Apres la Reconciliation

Jean-Luc Godard’s long-time partner and collaborator, Ann-Marie Mieville here directs her fourth feature, in which she and Godard both star. Apres la reconciliation is a heady philosophical drama in which four people discuss love and life, learning and revealing more about each other in the process than they ever imagined possible. A middle-aged woman (Mieville) and her younger friend Cathos (Claude Perron) return with the elderly Robert (Godard) to a Paris apartment. After Cathos makes a vain attempt to seduce Robert, the older woman steps out to buy cigarettes. She soon returns with an attractive young sailor. The foursome begin discussing philosophy, literature and their own intertwined relationships. As Godard and Mieville open up about the failings of their own romance, some nerves are frayed and others smoothed.
‘Godard Cries!’ exclaimed one reviewer, and weep he does in this ‘talking heads’ love story. ‘I hope you’re not counting on love to make you happy,’ he blurts out at one point amidst the intellectual banter. The film reveals a softer side to Godard than the gnomic figure with which most people are familiar. Mieville, who has been an enormous influence on the maestro over the years, has made a brave and challenging film about mature love, the importance of language, the resilience of nature and the way cultured individuals mark their territory.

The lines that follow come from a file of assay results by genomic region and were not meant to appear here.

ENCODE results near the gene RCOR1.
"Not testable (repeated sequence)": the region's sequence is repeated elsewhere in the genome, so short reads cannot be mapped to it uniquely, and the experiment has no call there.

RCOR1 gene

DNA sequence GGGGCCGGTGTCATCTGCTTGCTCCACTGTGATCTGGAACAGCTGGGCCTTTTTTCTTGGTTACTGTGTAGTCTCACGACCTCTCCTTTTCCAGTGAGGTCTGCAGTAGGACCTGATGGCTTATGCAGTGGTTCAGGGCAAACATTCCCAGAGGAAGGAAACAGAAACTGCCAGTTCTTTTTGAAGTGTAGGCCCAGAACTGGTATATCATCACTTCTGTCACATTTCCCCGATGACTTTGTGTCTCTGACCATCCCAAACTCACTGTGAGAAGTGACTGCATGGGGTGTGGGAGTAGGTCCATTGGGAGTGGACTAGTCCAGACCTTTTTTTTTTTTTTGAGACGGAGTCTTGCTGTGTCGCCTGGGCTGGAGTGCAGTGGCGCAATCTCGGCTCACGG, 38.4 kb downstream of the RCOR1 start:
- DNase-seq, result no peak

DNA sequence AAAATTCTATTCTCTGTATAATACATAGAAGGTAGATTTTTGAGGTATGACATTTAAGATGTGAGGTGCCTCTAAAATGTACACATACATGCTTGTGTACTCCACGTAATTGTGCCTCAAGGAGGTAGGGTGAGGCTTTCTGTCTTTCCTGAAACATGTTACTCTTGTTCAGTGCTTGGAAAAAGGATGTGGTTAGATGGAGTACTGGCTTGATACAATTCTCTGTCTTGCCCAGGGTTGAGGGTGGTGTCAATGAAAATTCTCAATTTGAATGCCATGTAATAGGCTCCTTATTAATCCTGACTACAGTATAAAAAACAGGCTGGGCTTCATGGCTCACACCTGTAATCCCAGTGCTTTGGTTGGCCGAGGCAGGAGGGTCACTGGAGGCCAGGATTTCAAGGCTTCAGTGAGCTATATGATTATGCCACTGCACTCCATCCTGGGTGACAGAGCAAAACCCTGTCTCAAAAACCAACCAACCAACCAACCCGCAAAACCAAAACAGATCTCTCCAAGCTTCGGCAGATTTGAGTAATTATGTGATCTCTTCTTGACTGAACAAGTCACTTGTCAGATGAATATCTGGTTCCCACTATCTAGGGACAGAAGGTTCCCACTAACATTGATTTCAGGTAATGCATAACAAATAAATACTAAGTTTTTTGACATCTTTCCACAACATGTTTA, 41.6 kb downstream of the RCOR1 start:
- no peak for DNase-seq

Switzerland-France, 2001. English subtitles. Black and white/Colour. Dolby digital stereo. 75 min.

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